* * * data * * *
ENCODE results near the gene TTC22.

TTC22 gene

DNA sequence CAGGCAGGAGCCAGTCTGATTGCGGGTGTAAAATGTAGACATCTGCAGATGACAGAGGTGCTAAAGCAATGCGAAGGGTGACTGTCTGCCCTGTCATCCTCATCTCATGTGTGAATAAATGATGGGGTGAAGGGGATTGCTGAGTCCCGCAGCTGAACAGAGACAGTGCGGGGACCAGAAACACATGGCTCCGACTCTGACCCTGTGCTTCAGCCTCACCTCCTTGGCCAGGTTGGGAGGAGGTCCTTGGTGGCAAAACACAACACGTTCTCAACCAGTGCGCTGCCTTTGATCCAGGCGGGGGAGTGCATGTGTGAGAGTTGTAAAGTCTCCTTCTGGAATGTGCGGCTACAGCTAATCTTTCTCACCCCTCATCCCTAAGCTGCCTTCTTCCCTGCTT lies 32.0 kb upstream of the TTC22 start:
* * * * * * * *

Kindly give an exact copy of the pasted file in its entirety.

ENCODE results near the gene TTC22.

TTC22 gene

DNA sequence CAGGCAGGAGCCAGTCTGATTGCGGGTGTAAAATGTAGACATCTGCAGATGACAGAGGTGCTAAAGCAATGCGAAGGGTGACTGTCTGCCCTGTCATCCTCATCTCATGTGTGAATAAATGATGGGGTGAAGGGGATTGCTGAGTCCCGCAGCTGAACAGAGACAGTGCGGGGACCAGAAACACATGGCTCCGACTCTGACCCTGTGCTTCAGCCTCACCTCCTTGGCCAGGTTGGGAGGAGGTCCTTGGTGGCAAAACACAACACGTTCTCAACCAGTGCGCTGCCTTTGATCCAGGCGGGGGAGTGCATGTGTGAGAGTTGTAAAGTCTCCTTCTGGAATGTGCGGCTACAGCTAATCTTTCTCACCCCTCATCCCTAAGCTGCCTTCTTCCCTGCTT lies 32.0 kb upstream of the TTC22 start: